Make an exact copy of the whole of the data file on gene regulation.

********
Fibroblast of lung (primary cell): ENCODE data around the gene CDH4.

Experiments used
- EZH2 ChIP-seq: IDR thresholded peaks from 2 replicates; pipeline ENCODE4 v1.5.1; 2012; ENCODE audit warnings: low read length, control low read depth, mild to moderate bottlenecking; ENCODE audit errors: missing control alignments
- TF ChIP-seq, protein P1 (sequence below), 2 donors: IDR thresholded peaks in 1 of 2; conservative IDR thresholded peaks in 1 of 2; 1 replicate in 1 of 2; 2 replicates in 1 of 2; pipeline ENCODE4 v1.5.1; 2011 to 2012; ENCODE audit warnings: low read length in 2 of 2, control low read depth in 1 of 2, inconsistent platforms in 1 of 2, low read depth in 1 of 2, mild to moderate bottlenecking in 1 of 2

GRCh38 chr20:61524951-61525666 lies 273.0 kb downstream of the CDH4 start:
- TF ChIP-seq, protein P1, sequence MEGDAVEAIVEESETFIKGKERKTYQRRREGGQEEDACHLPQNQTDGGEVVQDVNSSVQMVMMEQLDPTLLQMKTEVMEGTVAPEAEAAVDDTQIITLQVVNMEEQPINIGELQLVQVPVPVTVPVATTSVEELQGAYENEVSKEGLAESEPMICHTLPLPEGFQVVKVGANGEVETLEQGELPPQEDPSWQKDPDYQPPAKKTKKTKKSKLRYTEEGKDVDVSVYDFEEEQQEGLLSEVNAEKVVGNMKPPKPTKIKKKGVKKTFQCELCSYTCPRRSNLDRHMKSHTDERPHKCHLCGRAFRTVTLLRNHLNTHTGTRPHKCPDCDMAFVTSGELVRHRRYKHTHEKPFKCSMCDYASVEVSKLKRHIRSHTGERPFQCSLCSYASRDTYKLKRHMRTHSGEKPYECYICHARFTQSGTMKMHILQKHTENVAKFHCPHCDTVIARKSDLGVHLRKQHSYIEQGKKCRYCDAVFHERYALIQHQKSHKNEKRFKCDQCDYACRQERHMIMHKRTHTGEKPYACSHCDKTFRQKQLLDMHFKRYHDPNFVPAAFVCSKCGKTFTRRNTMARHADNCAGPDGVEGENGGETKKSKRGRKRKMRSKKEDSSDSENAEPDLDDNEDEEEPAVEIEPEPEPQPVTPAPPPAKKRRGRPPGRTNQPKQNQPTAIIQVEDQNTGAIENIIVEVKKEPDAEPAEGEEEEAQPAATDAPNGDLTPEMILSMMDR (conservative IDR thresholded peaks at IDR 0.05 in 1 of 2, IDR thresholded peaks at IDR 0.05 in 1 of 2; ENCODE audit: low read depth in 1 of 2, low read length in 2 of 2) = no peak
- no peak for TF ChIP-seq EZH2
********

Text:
Fibroblast of lung (primary cell): ENCODE data around the gene CDH4.

Experiments used
- EZH2 ChIP-seq: IDR thresholded peaks from 2 replicates; pipeline ENCODE4 v1.5.1; 2012; ENCODE audit warnings: low read length, control low read depth, mild to moderate bottlenecking; ENCODE audit errors: missing control alignments
- TF ChIP-seq, protein P1 (sequence below), 2 donors: IDR thresholded peaks in 1 of 2; conservative IDR thresholded peaks in 1 of 2; 1 replicate in 1 of 2; 2 replicates in 1 of 2; pipeline ENCODE4 v1.5.1; 2011 to 2012; ENCODE audit warnings: low read length in 2 of 2, control low read depth in 1 of 2, inconsistent platforms in 1 of 2, low read depth in 1 of 2, mild to moderate bottlenecking in 1 of 2

GRCh38 chr20:61524951-61525666 lies 273.0 kb downstream of the CDH4 start:
- TF ChIP-seq, protein P1, sequence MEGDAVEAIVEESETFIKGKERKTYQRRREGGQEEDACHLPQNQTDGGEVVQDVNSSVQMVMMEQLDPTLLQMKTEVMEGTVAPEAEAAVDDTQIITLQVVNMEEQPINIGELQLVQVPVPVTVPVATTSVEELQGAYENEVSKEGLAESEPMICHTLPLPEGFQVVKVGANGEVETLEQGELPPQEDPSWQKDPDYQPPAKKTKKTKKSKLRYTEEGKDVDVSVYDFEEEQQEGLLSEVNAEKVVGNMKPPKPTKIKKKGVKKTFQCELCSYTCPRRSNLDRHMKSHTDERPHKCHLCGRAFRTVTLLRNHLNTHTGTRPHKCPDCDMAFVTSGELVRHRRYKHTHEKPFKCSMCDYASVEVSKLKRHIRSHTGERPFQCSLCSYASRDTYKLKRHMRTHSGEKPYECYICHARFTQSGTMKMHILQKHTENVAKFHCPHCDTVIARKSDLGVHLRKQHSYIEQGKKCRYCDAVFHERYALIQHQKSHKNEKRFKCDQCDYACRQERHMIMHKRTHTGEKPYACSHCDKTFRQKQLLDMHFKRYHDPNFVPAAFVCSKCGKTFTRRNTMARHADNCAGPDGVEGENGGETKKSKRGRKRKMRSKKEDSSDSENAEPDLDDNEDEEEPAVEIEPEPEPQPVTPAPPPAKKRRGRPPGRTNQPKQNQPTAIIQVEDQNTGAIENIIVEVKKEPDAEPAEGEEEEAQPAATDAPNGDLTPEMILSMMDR (conservative IDR thresholded peaks at IDR 0.05 in 1 of 2, IDR thresholded peaks at IDR 0.05 in 1 of 2; ENCODE audit: low read depth in 1 of 2, low read length in 2 of 2) = no peak
- no peak for TF ChIP-seq EZH2